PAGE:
Marberry: Your landmark study, “View through a Window May Influence Recovery from Surgery,” that was published in the journal Science in 1984 is still referenced today by many in the industry. What was the impact of that study on your career?
Ulrich: Over time, it has been considerable. The Science article got a great deal of media coverage-it was covered worldwide and in all major wire services, and was the medical news of the week.
One of the gratifying things about the study is that in recent years, several medical researchers working independently have reproduced the main results. In other words, the findings hold up when tested by others. There is quite an active area of medical research today that uses nature distraction to reduce pain. Most of these studies are rigorous; virtually all have reported significant pain-reduction effects; and all cite the window view study as a starting point. But the study could not exactly be duplicated today because the same type of patient-gall bladder surgery patients who spent seven days in the hospital-doesn't exist anymore because the procedure has become less invasive and stays are much shorter.
Marberry: So that study has had not only an impact on you and your career, but also on the healthcare and design industry as a whole?
Ulrich: There were early adopters, such as Derek Parker at Anshen+Allen, who implemented design ideas around nature in the Lucile Packard Children's Hospital at Stanford. By the late 1980s and early 1990s, other architects had begun to implement the research, but it was still more the exception than the rule.
Beginning about 1990, The Center for Health Design's activities encouraged adoption of ideas in the study, as did growth of the healing environments movement, which evolved later into the evidence-based design movement. The research gained more momentum from the fact that mind-body medical science was developing rapidly and confirming that patient stress and emotional states affect clinical outcomes.
Initially, medical audiences I spoke to in the 1980s listened politely, though probably some were dubious and did not really accept the findings. But today, after so much progress in mind-body medical research, few would seriously question the notion that if an environmental design intervention is shown to reduce patient stress, then it could also foster better clinical outcomes. The idea that stress-reducing interventions improve clinical outcomes has become mainstream knowledge that medical students learn.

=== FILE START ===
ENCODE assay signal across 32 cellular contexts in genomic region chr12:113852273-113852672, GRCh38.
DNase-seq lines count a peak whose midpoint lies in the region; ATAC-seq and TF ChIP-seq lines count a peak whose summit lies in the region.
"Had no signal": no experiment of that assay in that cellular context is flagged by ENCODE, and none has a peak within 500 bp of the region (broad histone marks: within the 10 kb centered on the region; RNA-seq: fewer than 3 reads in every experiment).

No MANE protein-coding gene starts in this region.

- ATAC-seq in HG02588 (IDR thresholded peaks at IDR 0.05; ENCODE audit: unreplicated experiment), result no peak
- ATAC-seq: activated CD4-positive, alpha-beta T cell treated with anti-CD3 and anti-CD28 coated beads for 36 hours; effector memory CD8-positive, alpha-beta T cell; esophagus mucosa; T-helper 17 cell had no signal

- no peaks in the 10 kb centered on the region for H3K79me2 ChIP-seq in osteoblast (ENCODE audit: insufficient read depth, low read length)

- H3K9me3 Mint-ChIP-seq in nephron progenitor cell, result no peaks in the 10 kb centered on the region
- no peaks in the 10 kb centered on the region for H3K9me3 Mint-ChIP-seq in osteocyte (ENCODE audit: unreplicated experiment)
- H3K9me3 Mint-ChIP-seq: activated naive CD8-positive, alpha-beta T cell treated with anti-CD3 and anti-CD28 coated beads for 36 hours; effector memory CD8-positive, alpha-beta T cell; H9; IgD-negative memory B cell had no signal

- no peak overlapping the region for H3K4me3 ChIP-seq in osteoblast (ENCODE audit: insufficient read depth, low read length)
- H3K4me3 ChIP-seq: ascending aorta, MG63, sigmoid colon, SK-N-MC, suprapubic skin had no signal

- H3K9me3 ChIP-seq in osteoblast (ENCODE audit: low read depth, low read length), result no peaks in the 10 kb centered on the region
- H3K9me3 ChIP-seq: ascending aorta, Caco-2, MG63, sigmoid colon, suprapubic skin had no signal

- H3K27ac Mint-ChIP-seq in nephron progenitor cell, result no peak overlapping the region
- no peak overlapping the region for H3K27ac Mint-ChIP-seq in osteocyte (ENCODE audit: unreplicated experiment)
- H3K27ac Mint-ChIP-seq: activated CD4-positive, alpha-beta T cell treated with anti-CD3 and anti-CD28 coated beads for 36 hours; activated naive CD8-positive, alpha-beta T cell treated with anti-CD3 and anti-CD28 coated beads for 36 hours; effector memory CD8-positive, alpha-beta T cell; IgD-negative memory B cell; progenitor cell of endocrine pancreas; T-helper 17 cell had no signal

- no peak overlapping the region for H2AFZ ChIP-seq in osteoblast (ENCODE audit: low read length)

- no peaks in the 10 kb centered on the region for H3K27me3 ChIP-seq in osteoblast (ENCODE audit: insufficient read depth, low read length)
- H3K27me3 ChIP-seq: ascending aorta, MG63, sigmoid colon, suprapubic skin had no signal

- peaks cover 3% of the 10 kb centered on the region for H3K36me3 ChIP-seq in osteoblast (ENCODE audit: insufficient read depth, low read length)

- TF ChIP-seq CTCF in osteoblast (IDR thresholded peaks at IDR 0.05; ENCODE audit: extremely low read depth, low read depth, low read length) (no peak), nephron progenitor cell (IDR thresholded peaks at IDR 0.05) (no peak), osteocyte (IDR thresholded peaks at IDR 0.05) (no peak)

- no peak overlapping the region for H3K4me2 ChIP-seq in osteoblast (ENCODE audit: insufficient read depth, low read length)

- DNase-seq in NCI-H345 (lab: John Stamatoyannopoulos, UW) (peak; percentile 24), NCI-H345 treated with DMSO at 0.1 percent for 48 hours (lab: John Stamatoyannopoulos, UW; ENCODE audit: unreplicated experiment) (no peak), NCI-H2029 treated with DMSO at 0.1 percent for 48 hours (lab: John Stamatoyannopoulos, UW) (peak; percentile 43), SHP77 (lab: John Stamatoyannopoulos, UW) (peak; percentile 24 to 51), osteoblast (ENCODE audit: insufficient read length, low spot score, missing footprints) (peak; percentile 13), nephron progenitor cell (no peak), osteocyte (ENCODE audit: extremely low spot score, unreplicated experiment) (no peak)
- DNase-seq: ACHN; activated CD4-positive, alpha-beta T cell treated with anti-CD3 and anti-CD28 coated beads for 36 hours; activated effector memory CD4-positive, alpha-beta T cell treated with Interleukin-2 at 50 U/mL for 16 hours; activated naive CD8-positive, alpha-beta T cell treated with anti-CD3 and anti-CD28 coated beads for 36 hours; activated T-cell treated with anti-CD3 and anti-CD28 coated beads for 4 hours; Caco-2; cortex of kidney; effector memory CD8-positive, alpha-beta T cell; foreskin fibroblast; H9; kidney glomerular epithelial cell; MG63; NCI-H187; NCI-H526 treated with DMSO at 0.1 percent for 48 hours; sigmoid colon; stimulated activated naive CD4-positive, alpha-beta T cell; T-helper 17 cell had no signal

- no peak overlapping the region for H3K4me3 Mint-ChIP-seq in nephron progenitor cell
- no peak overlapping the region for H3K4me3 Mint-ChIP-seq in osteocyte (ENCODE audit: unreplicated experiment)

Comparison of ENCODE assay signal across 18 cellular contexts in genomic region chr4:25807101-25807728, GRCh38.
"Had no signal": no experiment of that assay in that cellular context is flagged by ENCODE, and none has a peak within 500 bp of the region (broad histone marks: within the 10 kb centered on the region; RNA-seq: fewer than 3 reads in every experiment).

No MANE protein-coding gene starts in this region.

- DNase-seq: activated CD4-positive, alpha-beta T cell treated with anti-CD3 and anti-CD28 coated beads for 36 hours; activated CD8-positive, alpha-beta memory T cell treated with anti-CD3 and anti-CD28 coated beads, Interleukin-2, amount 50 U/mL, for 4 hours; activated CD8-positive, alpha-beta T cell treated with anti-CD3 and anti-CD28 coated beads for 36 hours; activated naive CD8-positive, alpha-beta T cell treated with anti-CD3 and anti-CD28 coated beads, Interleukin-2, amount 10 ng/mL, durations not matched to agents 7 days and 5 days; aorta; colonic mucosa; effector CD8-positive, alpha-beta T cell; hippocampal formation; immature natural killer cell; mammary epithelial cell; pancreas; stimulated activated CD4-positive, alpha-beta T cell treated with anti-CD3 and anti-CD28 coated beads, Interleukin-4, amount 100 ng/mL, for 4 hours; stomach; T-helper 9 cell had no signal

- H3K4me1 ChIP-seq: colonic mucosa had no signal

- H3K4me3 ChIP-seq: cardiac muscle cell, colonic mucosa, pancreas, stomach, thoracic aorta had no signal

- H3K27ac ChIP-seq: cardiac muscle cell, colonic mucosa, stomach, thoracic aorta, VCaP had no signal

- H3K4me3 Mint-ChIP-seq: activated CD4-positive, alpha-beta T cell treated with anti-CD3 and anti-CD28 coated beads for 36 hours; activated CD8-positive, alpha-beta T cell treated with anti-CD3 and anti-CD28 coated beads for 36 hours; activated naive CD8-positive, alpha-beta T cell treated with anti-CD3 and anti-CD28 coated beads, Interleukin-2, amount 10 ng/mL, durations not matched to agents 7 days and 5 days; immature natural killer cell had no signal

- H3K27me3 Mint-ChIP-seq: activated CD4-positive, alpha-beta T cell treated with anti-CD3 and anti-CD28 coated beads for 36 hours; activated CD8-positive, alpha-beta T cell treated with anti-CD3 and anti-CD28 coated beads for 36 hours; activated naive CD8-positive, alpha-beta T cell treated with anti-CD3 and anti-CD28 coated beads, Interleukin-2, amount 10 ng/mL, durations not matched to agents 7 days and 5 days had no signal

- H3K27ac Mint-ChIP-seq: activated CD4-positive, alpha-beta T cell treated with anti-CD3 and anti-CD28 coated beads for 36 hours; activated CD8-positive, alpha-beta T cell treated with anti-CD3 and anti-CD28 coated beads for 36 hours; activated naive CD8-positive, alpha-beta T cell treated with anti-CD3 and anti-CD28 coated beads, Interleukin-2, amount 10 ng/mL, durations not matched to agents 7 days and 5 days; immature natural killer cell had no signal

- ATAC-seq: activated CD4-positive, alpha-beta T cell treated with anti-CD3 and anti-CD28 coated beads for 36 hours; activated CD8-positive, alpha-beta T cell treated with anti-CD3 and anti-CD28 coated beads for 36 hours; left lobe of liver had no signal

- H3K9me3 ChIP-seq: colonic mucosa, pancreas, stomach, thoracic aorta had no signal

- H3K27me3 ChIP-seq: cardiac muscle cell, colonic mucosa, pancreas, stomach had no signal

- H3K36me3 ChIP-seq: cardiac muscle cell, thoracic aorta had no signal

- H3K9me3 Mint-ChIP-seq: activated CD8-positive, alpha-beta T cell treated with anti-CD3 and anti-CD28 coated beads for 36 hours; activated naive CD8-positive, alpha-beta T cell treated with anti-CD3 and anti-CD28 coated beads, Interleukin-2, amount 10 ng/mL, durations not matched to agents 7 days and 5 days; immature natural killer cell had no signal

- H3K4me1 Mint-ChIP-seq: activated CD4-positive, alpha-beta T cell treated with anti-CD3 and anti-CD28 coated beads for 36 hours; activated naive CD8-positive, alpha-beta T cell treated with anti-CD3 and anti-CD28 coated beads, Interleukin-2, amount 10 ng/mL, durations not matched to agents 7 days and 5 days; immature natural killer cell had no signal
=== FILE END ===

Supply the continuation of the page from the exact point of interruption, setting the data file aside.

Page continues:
Marberry: Let's talk about the term “evidence-based design.” I've always believed that the first time it was ever in print was when Colin Martin, a reporter at The Lancet, interviewed you in 2000. So, did you coin the term?
Ulrich: I did mention it during the interview, but don't believe that sole credit should go to me for its origin. Some of my colleagues on the board at The Center for Health Design at the time deserve part of the credit. I do recall thinking during the interview, though, that “evidence-based design” might resonate more with that reporter and the audience of a world-class medical journal than a more subjective-sounding term, such as “healing environments.”
Marberry: In the 1990s, you were talking and writing a lot about supportive design or psychologically supportive design. That's the same thing as evidence-based design, isn't it?
Ulrich: Yes, it was an early attempt to define this concept. At that time, there was very little rigorous published science, so I wrote a paper in 1991 called “A Theory of Supportive Design.” It began with the premise that it would be desirable to have evidence-informed design guidelines flexible enough to be adapted to the specifics of individual design projects. Because there was an absence of directly relevant research at that time to underpin such guidelines, I searched through research literature in health-related fields-such as health psychology, environmental psychology, and so on-and from this, identified three broad principles that were supported by a large body of scientific knowledge.